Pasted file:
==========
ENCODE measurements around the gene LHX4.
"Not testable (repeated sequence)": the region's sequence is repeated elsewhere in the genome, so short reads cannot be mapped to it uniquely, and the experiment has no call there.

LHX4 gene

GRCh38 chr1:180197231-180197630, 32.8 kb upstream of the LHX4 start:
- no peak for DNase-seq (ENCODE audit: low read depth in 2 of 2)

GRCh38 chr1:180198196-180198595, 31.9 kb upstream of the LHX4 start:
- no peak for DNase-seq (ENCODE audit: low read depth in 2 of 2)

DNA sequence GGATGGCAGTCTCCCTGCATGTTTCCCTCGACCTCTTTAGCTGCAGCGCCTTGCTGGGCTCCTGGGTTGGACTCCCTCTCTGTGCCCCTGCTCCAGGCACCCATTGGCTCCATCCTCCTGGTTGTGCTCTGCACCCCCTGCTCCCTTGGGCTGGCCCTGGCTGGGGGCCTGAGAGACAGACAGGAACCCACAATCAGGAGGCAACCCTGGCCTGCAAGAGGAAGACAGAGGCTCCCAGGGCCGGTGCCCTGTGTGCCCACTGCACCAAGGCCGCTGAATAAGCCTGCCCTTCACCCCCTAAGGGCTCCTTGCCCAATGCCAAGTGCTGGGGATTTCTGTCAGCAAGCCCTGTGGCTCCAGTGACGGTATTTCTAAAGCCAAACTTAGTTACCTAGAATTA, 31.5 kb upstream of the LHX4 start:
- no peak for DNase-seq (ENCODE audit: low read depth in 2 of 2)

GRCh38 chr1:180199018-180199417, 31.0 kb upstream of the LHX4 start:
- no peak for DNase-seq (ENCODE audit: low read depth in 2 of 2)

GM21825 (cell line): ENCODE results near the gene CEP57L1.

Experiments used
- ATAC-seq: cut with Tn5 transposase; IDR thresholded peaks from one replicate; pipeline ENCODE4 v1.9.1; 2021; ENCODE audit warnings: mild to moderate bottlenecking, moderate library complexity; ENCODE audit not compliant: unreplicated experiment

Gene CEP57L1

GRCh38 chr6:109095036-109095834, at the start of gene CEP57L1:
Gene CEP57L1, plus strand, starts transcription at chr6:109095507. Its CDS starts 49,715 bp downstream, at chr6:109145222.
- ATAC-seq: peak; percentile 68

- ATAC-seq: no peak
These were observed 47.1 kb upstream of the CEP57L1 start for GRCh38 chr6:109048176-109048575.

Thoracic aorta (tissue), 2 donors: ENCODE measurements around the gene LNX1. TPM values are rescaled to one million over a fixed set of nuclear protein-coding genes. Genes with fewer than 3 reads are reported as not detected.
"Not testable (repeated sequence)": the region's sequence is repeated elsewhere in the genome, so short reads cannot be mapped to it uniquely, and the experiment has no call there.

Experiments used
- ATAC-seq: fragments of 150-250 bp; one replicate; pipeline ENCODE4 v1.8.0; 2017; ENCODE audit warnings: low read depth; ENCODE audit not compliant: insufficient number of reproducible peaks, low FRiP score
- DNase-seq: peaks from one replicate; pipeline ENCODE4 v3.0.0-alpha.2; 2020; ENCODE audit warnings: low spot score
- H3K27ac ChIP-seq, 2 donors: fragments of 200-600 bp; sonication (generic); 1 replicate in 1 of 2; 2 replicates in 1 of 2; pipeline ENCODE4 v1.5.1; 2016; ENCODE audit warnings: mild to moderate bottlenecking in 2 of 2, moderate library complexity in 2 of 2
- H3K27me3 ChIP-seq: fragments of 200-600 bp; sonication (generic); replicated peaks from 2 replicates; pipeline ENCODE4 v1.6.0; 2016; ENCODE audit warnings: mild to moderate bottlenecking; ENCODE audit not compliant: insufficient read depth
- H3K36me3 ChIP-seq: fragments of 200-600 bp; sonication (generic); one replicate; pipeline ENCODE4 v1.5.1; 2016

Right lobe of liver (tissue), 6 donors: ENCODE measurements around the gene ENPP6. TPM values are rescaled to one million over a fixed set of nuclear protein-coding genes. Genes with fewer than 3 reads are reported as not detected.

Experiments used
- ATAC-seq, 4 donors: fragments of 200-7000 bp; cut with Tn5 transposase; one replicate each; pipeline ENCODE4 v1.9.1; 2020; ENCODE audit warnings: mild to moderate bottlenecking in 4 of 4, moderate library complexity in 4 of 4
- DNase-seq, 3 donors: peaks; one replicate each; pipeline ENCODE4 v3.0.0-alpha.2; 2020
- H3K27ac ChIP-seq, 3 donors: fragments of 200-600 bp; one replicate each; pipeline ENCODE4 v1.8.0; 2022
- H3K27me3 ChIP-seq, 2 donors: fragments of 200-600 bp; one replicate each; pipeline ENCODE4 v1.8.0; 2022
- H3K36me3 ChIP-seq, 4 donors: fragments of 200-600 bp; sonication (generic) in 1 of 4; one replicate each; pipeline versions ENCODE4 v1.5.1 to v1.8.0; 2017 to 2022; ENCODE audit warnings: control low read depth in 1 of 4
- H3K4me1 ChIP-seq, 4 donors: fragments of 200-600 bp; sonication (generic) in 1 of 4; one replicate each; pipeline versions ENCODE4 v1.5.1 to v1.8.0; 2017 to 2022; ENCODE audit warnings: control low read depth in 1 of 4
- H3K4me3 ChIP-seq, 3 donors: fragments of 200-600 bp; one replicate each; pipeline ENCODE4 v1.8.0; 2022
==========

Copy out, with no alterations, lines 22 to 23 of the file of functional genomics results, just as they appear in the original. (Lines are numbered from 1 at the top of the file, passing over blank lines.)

"Not testable (repeated sequence)": the region's sequence is repeated elsewhere in the genome, so short reads cannot be mapped to it uniquely, and the experiment has no call there.

Experiments used